One journalist asked Archibong that while he had laid out Facebook’s intention to change, why should the public be convinced when the company is only making changes when things had been exposed?
“I get the opportunity to talk to all the new people who come to the company and one of the things that I try and remind anyone that is starting at the company on day one is that at least 50 percent of the things we work on given the size, scale and complexity of the company is unprecedented, doesn’t have a road map to follow, doesn’t have a history behind it, “ Archibong replied.
“… in saying that hopefully, we get more things right than we get wrong, but we’ll get some things wrong along the way. If we get some things wrong, we have to own up to it, respond as fast as possible and make sure we learn from mistakes moving forward.”
For Facebook to re-earn trust around the world was by showing up in a consistent way, he said.
“The proof will be in the pudding as opposed to giving lip service.”
It was asked if what had been going on had had an impact on business; were brands and clients of Facebook more hesitant to work with the company as a result of what has been going on.
Archibong explained that the previous night he spent time with around 15 brands from New Zealand to have a candid conversation with their marketing officers.
“While each of them was representing their respective organisations, given the way our technology shows up in people’s lives it was a human-to-human conversation. More often than not their relationship with Facebook transcends than who they are representing – earning trust and relating human to human is paramount.”
While there had been negative perception and reaction to Facebook, Archibong said in his own life he was an athlete as well as a nerd, and he loved a good comeback story.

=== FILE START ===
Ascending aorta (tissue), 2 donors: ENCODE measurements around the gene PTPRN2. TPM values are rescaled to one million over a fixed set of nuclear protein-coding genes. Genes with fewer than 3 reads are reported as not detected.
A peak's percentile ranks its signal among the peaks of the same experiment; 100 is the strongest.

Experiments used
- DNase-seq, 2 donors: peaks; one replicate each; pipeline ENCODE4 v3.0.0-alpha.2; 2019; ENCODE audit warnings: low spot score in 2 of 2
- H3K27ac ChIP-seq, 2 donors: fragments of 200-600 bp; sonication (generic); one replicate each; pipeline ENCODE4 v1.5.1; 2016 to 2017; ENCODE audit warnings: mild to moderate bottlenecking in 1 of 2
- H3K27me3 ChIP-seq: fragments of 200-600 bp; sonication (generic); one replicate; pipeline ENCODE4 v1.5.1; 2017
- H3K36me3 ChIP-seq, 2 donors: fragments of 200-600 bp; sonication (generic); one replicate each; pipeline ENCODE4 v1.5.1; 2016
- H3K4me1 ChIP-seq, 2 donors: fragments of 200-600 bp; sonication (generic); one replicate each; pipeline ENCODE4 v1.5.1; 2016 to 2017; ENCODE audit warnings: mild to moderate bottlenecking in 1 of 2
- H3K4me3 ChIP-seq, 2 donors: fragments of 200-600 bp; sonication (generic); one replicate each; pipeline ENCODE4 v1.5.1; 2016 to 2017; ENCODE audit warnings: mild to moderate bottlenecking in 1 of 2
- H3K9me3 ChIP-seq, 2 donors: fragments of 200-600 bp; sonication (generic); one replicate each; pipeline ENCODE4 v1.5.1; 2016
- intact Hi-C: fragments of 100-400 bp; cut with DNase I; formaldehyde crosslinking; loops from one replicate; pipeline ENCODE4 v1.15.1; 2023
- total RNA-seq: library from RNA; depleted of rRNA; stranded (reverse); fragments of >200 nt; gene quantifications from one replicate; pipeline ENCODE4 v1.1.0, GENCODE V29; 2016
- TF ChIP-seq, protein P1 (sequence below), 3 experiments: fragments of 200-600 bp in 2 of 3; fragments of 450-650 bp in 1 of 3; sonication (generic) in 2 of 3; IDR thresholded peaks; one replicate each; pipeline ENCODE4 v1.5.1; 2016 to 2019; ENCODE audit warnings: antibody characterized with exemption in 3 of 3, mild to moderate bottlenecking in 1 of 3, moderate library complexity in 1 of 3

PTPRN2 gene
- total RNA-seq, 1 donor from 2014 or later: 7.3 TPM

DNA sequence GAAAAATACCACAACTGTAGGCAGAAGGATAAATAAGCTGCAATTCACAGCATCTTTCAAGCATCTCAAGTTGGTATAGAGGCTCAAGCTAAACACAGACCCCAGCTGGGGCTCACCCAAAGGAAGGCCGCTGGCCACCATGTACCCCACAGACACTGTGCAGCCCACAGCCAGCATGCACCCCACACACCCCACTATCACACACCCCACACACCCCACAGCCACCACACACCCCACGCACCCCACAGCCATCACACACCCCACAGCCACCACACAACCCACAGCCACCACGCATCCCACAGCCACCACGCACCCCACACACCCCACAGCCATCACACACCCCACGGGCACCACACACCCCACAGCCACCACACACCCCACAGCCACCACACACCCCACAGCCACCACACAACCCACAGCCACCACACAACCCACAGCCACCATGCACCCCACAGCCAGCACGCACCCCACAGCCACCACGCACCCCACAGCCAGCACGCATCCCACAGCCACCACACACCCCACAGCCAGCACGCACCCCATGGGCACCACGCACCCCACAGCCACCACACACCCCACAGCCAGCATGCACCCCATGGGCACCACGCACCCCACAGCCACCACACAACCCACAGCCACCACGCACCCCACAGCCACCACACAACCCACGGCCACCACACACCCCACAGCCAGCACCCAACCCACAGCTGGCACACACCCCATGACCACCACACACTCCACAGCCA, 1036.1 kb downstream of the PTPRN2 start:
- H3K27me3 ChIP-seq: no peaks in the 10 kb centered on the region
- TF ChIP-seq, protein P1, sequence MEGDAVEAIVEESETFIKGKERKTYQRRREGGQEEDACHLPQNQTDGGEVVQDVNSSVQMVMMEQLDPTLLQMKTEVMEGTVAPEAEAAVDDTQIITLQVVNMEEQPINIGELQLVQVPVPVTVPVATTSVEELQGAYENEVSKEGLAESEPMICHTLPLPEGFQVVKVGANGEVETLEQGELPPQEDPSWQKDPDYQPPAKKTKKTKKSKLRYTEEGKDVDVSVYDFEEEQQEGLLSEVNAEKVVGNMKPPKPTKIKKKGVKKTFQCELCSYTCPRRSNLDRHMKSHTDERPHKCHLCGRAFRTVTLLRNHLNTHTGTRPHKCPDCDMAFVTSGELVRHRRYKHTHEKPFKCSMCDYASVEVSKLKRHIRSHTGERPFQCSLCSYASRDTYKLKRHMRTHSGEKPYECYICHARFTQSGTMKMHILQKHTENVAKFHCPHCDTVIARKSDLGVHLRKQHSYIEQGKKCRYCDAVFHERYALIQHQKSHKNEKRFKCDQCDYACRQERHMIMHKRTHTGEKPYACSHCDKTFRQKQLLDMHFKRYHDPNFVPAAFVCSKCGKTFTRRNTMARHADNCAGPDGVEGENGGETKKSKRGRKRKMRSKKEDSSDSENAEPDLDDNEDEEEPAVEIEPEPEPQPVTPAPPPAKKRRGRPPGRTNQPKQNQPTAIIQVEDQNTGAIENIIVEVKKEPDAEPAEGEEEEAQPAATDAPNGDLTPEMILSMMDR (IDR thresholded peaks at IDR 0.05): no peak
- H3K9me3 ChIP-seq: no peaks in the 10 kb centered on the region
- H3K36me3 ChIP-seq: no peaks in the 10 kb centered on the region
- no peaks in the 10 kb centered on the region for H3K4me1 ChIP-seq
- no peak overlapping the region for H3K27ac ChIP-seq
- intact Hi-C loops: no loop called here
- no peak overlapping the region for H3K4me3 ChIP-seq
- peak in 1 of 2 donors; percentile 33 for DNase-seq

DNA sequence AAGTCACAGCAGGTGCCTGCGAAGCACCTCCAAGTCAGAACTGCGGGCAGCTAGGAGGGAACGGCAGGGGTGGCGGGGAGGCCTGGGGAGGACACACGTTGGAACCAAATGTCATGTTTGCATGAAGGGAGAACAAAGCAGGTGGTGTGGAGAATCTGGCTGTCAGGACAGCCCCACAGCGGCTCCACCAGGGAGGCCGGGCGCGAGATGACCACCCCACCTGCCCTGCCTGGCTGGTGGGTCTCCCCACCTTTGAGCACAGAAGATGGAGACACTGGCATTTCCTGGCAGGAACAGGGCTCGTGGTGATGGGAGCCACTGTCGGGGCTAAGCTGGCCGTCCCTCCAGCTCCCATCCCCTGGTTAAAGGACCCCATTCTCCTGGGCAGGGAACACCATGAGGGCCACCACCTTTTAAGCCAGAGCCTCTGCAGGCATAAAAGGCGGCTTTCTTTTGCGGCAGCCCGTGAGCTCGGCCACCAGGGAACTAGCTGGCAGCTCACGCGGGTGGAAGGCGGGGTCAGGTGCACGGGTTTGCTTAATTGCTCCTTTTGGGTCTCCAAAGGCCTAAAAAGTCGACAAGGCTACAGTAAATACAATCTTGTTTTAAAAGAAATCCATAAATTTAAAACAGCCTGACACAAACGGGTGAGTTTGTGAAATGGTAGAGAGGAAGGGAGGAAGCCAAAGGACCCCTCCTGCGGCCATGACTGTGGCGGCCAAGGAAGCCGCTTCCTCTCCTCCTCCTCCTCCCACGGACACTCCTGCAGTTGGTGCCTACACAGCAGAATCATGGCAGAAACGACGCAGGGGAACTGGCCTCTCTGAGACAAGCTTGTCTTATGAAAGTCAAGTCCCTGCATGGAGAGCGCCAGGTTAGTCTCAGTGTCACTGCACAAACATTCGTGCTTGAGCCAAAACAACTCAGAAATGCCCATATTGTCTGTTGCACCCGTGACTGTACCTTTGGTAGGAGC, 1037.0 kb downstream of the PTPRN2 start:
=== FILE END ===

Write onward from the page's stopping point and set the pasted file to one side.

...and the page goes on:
“I think that the tide could shift just as quickly if we do the job we need to do and engage with the hard conversations.”
Speaking of comeback stories, he was asked if he saw a comeback for traditional media.
“I think it’s paramount. With our engagement with traditional media, trying to figure out what the future looks like is one of the best and most interesting conversations we can have.
“There needs to be a conversation and dialogue, we need to work in conjunction with traditional media to figure out what it looks like on our platforms and our properties. We have invested pretty heavily globally into journalism – we have an initiative called the Facebook Journalist Project – journalism is important, local journalism is important.”
With Facebook serving 2.7 billion people, ultimately it will reflect those that use it.
This is why technology can be a force for good in the world, as shown by the impressive trio Archibong had join him on stage, but as Christchurch illustrated, it can be used be weaponised for horrific means.
Like Lucio, Archibong was charming, confident and optimistic, but as he said himself, the “proof will be in the pudding” whether Facebook steps up to its tasks and responsibilities in the years to come.
Georgina Harris travelled to Sydney courtesy of Facebook